Dean’s Chair Associate Professor, Synthetic Biology Translational Research Program and Department of Biochemistry, Yong Loo Lin School of Medicine, National University of Singapore
Director, Singapore Consortium for Synthetic Biology (SINERGY)
Director, Wilmar-NUS Corporate Laboratory ([email protected]NUS)
Director, NUS Synthetic Biology for Clinical and Technological Innovation (SynCTI)
Director, NUS Medicine Synthetic Biology Translational Research Program
+65 6601 5419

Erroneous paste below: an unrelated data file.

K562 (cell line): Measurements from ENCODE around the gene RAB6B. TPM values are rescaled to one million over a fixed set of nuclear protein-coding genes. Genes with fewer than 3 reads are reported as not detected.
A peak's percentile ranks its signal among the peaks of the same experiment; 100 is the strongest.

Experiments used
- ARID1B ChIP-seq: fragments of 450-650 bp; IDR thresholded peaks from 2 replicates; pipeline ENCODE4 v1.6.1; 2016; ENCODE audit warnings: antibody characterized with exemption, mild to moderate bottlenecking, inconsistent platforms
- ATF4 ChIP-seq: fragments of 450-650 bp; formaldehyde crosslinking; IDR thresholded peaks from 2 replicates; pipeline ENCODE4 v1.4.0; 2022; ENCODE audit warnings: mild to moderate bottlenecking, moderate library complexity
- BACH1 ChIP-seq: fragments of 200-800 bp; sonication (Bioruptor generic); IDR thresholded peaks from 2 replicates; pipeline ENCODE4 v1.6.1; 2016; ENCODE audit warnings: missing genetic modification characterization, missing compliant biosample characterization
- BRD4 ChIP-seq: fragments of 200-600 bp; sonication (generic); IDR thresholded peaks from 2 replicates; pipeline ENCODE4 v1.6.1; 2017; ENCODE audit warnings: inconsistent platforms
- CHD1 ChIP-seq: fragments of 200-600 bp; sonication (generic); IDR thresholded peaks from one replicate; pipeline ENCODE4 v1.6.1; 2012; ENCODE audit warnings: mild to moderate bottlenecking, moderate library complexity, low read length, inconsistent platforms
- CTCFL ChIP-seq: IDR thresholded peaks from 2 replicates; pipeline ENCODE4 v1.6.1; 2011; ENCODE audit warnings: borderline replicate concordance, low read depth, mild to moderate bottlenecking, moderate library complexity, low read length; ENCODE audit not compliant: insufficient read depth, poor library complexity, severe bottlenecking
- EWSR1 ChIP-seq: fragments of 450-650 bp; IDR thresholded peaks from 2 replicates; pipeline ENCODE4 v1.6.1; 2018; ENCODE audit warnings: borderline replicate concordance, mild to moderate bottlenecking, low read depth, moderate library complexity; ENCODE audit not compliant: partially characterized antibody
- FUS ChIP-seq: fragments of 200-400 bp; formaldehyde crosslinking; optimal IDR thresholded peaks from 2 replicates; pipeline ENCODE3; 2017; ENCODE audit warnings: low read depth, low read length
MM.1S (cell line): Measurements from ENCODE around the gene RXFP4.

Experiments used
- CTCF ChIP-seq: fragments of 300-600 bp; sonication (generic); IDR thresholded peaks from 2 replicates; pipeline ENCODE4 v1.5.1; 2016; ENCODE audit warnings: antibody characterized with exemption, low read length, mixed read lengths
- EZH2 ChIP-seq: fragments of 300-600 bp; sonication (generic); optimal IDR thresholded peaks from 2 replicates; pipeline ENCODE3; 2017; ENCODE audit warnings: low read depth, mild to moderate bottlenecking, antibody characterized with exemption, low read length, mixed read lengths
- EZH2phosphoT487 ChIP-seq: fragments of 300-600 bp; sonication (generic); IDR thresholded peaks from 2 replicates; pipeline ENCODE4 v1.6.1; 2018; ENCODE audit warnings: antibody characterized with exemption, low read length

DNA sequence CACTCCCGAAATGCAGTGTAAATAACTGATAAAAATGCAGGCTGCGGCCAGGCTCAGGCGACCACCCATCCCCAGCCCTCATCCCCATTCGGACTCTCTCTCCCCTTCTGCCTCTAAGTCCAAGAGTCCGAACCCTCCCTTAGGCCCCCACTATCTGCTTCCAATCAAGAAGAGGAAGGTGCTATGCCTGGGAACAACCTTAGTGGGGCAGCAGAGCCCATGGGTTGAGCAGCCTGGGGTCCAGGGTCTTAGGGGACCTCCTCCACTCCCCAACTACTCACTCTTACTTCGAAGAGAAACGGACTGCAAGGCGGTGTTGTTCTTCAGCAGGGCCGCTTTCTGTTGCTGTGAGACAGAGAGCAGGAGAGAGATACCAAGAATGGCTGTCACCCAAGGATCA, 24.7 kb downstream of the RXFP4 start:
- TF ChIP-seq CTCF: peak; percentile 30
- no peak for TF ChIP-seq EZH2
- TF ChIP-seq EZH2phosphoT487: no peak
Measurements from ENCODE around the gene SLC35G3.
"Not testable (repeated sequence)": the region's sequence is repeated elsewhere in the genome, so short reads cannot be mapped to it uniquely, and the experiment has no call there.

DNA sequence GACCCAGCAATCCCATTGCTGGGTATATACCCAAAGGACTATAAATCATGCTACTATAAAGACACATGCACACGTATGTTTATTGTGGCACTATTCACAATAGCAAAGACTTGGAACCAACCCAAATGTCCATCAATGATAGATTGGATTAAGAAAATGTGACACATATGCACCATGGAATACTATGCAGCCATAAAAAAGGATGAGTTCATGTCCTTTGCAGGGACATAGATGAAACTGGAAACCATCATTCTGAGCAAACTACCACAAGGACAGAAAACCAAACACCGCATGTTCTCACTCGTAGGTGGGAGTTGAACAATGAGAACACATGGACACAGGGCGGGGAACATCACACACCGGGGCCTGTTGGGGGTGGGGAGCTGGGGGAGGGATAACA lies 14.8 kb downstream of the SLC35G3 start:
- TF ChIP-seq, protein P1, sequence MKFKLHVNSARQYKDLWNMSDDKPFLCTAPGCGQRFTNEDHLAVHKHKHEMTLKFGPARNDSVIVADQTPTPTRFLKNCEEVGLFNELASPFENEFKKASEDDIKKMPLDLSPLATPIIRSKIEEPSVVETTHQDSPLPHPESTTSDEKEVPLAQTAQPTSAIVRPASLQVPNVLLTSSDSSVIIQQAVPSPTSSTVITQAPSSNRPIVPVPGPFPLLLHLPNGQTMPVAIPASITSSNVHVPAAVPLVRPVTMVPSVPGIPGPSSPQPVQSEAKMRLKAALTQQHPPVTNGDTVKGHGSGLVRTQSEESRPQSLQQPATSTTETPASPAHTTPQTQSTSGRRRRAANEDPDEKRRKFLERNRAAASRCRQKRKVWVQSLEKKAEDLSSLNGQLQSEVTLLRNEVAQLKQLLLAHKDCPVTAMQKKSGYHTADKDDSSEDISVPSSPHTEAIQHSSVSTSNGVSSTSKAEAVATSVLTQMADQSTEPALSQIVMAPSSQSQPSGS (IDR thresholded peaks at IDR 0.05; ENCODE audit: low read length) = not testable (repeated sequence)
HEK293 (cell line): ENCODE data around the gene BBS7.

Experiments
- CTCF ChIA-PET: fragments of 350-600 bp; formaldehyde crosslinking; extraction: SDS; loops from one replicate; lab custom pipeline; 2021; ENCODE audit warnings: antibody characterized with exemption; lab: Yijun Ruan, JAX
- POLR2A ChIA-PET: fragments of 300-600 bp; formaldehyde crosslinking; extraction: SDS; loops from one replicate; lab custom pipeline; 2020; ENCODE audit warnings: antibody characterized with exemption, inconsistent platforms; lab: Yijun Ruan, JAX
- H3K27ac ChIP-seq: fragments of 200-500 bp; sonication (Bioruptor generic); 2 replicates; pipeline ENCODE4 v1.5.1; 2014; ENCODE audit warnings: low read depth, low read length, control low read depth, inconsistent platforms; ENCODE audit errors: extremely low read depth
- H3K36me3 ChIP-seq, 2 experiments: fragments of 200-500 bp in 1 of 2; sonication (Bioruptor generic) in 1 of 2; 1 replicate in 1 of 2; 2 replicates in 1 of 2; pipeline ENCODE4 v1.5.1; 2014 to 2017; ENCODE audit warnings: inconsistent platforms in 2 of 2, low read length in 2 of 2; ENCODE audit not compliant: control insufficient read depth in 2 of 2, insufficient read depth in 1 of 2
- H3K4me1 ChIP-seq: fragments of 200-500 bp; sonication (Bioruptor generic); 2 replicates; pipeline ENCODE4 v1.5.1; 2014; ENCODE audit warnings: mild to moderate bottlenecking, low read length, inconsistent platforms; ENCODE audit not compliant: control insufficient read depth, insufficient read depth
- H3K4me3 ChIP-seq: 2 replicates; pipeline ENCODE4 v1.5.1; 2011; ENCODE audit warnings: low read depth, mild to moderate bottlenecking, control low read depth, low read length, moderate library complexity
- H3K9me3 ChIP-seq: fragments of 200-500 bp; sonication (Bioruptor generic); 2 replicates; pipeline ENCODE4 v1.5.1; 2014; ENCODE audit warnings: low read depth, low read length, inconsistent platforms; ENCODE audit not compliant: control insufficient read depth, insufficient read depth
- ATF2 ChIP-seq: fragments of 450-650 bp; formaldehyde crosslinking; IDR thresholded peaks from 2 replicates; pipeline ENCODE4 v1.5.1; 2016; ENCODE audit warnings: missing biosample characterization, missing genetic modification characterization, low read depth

Matthew Chang is Director of the Singapore Consortium for Synthetic Biology (SINERGY), Wilmar-NUS Corporate Laboratory ([email protected]) and NUS Synthetic Biology for Clinical and Technological Innovation (SynCTI), and Dean’s Chair Associate Professor in Biochemistry and Synthetic Biology in the Yong Loo Lin School of Medicine at the National University of Singapore. His research focuses on studying the engineering of biology to develop autonomous, programmable cells for biomedical and biomanufacturing applications. His scientific contributions have been recognised with honours and awards, including the National Research Foundation of Singapore Investigatorship Award, NUHS-Mochtar Riady Pinnacle Research Excellence Award, the Korean Federation of Science and Technology Societies Presidential Award and the Scientific and Technological Achievement Award from U.S. Environmental Protection Agency. Matthew is an author of over 100 scientific publications and serves as an editor and editorial board member for over 15 biotechnology journals. He is the Editor-in-Chief of Biotechnology Notes. He co-led the establishment of the Asian Synthetic Biology Association (ASBA) and the Global Biofoundry Alliance (GBA) and serves on the World Economic Forum’s Global Future Council on Synthetic Biology. He has trained over 50 undergraduate and high school students, 20 Ph.D. students and 40 research scientists, many now in leadership roles in academia, government and industry. He is a strong advocate of promoting interdisciplinary science that marries engineering, biological, medical and social sciences through education and public science outreach.